Review Copy received from publisher in exchange for an honest review. This in no way affects my opinion or review.

Wow. This book was just…wow. I had never read any of Merrie Haskell’s work before but since this book was recommended for fans of Gail Carson Levine and Shannon Hale, I had to try it! Good choice. The Castle Behind Thorns is (possibly) one of the best MG novels I have read so far this year.

Although the beginning is slow (for three chapters, Sand is the only person living in the castle), the pace picks up when Sand accidentally resurrects Perrotte, the princess of the castle who died more than 30 years ago. No, she’s not a zombie. Sadly. Together, they have to find a way out of the castle without being slaughtered by the poisonous thorns surrounding it. Perrotte and Sand alternate perspectives for the rest of the novel. Normally I don’t like dual perspectives but because Perrotte and Sand are the only characters for most of the novel, they were very well developed and I liked being inside their heads.

Perrotte and Sand are very different characters. Sand is a commoner who wants to become a blacksmith and Perrotte was a countess’s daughter before she, well, died. Perrotte is more willing to believe in magic since she was resurrected while Sand is more practical.

There are plenty of what-ifs. What if I was taken away from my family? What if I die and am resurrected years later and everyone I knew has grown up? There is constant suspense here and although a few parts were rather predictable (the ending, for example) I couldn’t see much of the plot twists coming.

As I mentioned before, this novel is based around Sand and Perrotte trying to escape from the “castle behind thorns.” Within the first few chapters, they notice that–using Sand’s blacksmithing skills–the more they mend the objects in the castle, the lower the wall of thorns becomes. A Castle Behind Thorns has plenty of great morals (forgiveness, stay true to yourself, etcetera) and I can definitely see this become a class study novel.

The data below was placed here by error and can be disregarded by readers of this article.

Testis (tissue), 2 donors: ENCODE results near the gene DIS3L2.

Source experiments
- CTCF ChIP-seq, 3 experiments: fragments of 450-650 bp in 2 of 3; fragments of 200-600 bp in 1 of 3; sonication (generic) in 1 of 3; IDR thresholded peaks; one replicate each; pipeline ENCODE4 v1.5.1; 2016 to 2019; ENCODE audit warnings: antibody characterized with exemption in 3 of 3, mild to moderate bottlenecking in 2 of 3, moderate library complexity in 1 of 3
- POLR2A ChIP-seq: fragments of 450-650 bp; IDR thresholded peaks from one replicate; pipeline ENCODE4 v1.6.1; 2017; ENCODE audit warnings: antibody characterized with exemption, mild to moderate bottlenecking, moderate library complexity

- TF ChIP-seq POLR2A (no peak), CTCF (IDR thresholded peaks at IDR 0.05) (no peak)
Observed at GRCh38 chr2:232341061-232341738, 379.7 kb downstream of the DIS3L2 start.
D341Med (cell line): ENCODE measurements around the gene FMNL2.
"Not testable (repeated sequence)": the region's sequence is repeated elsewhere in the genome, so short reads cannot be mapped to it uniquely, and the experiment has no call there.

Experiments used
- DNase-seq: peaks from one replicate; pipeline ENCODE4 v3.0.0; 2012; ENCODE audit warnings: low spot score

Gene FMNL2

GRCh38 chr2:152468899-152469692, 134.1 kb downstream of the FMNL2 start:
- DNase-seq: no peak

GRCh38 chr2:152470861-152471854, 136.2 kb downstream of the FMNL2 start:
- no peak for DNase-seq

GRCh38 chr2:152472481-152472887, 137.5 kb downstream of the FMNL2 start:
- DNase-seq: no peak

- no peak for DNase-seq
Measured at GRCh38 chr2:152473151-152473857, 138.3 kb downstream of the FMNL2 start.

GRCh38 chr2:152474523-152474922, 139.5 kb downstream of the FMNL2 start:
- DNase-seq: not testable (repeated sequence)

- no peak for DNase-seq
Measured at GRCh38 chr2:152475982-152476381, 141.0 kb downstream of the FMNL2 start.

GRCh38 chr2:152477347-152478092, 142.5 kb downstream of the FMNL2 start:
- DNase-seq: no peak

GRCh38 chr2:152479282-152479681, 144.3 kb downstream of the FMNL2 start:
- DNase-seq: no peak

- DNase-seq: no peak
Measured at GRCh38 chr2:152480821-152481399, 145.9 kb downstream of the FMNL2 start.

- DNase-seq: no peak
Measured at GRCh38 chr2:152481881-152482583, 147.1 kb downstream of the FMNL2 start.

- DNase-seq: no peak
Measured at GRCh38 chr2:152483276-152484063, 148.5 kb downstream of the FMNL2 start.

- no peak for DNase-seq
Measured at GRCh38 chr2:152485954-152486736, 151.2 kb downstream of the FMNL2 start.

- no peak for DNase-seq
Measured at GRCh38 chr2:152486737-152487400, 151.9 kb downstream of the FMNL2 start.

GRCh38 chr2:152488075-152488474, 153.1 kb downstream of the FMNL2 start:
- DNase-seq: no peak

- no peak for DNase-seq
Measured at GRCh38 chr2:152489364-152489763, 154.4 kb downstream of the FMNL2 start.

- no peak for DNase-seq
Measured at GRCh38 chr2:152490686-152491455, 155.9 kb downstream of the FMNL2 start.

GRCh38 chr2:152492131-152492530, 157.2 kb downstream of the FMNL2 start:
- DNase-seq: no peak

Overall? I really, really enjoyed this one. It is (very loosely) based off Sleeping Beauty and I would easily recommend it. If you’re looking for Shannon Hale (Books of Bayern) for a younger reader, you can find A Castle Behind Thorns on Goodreads. 5 stars!

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4 Comments on {Review} The Castle Behind Thorns by Merrie Haskell

  1. Ana @ Butterflies of the Imagination
    July 5, 2014 at 8:47 pm (3 years ago)

    Yay! The comments are open! I love upper MG novels, and this sounds like a good one. I think what’s great about MG is that there are boy-girl friendships, but usually it’s just two friends working together to solve a problem. There is no mushy, dramatic romance, which I hate and yet see in so many YA novels. Anyway, I’m glad that Perrotte isn’t a zombie because I really don’t like zombie books. I’m also excited to hear that this is a dual perspective book. Some of my favorite books are dual perspective because I get to see the unique views of each character and how their views all fit together. Thanks for the fabulous review!

    • Samantha
      July 5, 2014 at 9:49 pm (3 years ago)

      The boy-girl friendship is one of the best parts of the A Castle Behind Thorns! I totally agree, by the way, about too much mushy romance in YA novels. I can’t say I’m a huge fan of zombie books either but it would have been a great twist!

    • Samantha
      July 10, 2014 at 12:42 pm (3 years ago)

      Yep! Particularly for middle-schoolers, I think. Thanks for stopping by!


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